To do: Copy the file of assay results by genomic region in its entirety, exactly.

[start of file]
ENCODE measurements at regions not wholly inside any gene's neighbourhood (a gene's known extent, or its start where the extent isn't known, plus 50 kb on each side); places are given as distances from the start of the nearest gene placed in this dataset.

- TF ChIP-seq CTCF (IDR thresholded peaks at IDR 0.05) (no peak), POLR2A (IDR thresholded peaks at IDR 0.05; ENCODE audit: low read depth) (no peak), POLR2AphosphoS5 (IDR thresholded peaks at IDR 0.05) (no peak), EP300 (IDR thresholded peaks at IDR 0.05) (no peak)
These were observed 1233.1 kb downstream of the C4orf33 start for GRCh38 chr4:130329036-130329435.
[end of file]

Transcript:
ENCODE measurements at regions not wholly inside any gene's neighbourhood (a gene's known extent, or its start where the extent isn't known, plus 50 kb on each side); places are given as distances from the start of the nearest gene placed in this dataset.

- TF ChIP-seq CTCF (IDR thresholded peaks at IDR 0.05) (no peak), POLR2A (IDR thresholded peaks at IDR 0.05; ENCODE audit: low read depth) (no peak), POLR2AphosphoS5 (IDR thresholded peaks at IDR 0.05) (no peak), EP300 (IDR thresholded peaks at IDR 0.05) (no peak)
These were observed 1233.1 kb downstream of the C4orf33 start for GRCh38 chr4:130329036-130329435.